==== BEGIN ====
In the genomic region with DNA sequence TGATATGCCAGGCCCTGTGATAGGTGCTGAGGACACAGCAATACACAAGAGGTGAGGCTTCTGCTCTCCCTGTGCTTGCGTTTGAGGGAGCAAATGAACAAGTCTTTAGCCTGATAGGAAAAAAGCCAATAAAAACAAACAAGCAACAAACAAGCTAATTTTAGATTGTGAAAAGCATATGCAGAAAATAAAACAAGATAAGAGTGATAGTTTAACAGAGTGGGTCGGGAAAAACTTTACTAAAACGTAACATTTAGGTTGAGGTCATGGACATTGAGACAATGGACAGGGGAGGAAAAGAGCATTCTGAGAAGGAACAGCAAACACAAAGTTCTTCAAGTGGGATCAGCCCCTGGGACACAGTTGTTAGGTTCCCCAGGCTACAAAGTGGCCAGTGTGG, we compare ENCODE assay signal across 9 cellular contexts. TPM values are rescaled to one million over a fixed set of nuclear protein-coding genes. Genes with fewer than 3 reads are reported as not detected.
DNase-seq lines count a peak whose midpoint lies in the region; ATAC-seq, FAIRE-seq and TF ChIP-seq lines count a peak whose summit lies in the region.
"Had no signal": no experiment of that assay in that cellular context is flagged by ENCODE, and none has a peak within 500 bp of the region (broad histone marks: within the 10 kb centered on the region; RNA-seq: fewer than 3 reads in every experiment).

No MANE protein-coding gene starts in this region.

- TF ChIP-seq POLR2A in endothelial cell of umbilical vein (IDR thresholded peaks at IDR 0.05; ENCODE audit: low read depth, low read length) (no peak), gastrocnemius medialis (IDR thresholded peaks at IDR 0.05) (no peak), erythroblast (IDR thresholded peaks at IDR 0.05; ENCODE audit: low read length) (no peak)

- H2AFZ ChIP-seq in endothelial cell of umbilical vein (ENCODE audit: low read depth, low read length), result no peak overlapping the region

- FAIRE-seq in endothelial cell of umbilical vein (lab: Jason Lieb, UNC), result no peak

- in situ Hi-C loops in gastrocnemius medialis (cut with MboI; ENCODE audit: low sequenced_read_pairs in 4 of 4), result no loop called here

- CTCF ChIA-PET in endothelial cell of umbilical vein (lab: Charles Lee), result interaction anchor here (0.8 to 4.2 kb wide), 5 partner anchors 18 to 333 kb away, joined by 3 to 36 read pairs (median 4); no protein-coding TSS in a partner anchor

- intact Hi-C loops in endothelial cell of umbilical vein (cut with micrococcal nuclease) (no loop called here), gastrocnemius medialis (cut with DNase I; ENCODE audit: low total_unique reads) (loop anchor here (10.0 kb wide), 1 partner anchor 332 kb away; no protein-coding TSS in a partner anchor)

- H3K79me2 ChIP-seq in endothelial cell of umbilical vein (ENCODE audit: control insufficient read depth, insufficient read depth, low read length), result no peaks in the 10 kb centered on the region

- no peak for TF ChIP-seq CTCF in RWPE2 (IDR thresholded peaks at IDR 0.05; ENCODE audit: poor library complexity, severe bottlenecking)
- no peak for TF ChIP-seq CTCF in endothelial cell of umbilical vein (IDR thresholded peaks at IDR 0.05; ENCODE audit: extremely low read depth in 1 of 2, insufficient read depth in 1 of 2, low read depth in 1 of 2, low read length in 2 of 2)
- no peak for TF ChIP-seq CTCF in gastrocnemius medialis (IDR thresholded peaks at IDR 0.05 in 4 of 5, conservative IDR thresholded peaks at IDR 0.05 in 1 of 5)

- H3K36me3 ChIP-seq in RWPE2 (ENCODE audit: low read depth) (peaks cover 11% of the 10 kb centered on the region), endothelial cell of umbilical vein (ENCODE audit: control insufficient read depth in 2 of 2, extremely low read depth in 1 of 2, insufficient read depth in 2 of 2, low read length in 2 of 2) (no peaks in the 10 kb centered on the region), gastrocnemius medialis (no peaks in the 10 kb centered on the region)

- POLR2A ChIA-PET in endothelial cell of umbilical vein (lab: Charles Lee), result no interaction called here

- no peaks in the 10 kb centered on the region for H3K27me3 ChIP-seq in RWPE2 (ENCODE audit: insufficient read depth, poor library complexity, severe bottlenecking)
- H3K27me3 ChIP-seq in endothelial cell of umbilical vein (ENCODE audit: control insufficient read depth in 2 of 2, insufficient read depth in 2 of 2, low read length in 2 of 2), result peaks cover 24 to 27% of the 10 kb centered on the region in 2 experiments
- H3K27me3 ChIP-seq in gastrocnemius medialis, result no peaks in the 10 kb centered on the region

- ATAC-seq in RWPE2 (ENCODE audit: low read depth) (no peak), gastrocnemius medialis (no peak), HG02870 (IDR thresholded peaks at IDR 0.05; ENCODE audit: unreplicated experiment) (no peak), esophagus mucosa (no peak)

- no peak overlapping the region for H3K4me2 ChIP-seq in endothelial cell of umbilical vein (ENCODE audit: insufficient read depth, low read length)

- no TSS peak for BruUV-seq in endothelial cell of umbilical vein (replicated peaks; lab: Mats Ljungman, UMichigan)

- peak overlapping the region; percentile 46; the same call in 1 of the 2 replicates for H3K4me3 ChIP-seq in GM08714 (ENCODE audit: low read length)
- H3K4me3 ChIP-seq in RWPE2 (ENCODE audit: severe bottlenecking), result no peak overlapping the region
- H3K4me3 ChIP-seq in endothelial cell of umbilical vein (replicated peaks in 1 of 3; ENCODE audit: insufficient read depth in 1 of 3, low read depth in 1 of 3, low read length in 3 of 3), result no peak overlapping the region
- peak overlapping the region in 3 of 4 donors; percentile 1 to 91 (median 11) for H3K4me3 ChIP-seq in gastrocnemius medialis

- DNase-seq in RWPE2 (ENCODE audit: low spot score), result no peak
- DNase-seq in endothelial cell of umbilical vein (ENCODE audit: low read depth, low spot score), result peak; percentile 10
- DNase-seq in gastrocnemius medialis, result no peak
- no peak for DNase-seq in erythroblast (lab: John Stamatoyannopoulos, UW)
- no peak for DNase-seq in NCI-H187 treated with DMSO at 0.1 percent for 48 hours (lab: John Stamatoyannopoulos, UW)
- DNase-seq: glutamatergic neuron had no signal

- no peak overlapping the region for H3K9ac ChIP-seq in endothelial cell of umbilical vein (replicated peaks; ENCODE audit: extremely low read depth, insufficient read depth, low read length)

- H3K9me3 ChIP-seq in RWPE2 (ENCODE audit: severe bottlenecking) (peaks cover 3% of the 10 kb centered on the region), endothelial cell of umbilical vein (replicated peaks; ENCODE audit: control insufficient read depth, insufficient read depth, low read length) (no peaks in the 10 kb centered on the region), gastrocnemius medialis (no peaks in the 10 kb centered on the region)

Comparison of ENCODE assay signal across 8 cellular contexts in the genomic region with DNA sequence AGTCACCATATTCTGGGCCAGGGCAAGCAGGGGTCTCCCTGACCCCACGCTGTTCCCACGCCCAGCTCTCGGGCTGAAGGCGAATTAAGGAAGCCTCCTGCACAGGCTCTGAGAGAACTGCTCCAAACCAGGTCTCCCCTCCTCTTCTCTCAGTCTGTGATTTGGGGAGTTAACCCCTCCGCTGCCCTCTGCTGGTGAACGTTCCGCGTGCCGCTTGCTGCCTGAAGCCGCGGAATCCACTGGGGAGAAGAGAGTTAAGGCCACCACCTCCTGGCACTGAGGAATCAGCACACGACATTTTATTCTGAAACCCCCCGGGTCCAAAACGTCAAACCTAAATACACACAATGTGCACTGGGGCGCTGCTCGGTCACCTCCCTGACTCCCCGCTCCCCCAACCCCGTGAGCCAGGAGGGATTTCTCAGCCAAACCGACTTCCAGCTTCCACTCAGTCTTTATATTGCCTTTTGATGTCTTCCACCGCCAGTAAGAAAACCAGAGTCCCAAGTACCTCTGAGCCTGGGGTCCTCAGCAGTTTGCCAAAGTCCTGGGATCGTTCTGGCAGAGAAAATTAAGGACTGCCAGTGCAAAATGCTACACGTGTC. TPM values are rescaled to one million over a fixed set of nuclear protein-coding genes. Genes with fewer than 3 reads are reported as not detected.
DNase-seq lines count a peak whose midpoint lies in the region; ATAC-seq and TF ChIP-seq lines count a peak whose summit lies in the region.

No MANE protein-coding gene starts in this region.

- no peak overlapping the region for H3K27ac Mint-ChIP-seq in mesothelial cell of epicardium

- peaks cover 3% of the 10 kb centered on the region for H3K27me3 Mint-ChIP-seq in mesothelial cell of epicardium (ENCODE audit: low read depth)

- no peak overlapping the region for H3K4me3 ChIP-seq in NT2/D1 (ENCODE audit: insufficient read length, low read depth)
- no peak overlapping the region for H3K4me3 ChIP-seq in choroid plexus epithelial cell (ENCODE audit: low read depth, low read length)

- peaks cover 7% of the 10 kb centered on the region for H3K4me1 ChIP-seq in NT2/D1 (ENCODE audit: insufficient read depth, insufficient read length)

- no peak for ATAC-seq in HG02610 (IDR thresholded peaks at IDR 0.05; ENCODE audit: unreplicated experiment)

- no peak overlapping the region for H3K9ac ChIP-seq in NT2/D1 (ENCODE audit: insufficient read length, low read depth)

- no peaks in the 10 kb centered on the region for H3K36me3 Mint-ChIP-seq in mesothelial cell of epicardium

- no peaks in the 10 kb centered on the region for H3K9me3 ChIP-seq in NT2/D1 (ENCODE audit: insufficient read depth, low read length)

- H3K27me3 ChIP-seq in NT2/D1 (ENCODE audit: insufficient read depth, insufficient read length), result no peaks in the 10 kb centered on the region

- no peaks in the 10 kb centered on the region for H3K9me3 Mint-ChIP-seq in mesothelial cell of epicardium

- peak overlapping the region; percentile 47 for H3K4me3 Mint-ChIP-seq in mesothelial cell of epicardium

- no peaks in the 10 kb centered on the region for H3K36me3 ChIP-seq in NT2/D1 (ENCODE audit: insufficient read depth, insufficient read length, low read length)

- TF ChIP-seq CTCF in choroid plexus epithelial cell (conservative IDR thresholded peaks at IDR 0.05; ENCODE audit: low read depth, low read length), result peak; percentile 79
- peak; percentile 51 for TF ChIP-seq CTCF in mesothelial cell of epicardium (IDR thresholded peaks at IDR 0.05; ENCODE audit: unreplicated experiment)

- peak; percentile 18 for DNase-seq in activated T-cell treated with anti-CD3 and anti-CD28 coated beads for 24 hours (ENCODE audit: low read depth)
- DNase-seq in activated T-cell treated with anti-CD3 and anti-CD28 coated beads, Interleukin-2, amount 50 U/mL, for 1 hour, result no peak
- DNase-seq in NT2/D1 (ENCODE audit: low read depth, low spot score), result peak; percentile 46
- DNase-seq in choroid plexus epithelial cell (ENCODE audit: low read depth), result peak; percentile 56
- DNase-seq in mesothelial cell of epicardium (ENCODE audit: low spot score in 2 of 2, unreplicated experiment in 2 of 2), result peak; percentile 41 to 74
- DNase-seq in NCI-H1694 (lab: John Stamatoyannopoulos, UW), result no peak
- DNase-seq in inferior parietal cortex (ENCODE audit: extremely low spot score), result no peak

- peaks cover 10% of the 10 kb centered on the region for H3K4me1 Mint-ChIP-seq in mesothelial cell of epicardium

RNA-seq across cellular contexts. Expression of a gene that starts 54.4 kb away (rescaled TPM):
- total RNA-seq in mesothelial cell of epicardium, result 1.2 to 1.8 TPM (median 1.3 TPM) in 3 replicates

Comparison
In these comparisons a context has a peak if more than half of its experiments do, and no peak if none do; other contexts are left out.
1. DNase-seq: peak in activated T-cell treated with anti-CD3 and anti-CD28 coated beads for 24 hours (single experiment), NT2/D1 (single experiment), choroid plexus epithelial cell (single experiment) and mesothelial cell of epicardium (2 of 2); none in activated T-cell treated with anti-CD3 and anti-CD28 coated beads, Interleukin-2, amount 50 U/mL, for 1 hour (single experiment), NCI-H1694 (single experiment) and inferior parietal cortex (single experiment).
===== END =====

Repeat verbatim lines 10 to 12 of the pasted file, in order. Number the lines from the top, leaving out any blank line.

- intact Hi-C loops in endothelial cell of umbilical vein (cut with micrococcal nuclease) (no loop called here), gastrocnemius medialis (cut with DNase I; ENCODE audit: low total_unique reads) (loop anchor here (10.0 kb wide), 1 partner anchor 332 kb away; no protein-coding TSS in a partner anchor)

- H3K79me2 ChIP-seq in endothelial cell of umbilical vein (ENCODE audit: control insufficient read depth, insufficient read depth, low read length), result no peaks in the 10 kb centered on the region

- no peak for TF ChIP-seq CTCF in RWPE2 (IDR thresholded peaks at IDR 0.05; ENCODE audit: poor library complexity, severe bottlenecking)